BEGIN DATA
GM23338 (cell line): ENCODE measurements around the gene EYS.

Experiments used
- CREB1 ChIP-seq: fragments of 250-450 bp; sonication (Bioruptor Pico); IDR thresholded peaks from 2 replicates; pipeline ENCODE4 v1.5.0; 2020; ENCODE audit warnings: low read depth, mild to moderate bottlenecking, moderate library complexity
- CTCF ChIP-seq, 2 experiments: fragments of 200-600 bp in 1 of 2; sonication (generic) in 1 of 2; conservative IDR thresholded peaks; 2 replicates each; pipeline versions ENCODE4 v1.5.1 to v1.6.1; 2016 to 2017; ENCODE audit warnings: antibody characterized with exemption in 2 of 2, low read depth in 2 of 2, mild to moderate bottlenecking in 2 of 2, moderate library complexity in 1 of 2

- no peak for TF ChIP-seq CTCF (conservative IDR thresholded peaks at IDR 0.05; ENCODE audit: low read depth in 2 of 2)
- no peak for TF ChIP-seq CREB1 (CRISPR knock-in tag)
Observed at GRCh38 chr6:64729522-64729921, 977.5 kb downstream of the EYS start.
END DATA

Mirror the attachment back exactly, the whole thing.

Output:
GM23338 (cell line): ENCODE measurements around the gene EYS.

Experiments used
- CREB1 ChIP-seq: fragments of 250-450 bp; sonication (Bioruptor Pico); IDR thresholded peaks from 2 replicates; pipeline ENCODE4 v1.5.0; 2020; ENCODE audit warnings: low read depth, mild to moderate bottlenecking, moderate library complexity
- CTCF ChIP-seq, 2 experiments: fragments of 200-600 bp in 1 of 2; sonication (generic) in 1 of 2; conservative IDR thresholded peaks; 2 replicates each; pipeline versions ENCODE4 v1.5.1 to v1.6.1; 2016 to 2017; ENCODE audit warnings: antibody characterized with exemption in 2 of 2, low read depth in 2 of 2, mild to moderate bottlenecking in 2 of 2, moderate library complexity in 1 of 2

- no peak for TF ChIP-seq CTCF (conservative IDR thresholded peaks at IDR 0.05; ENCODE audit: low read depth in 2 of 2)
- no peak for TF ChIP-seq CREB1 (CRISPR knock-in tag)
Observed at GRCh38 chr6:64729522-64729921, 977.5 kb downstream of the EYS start.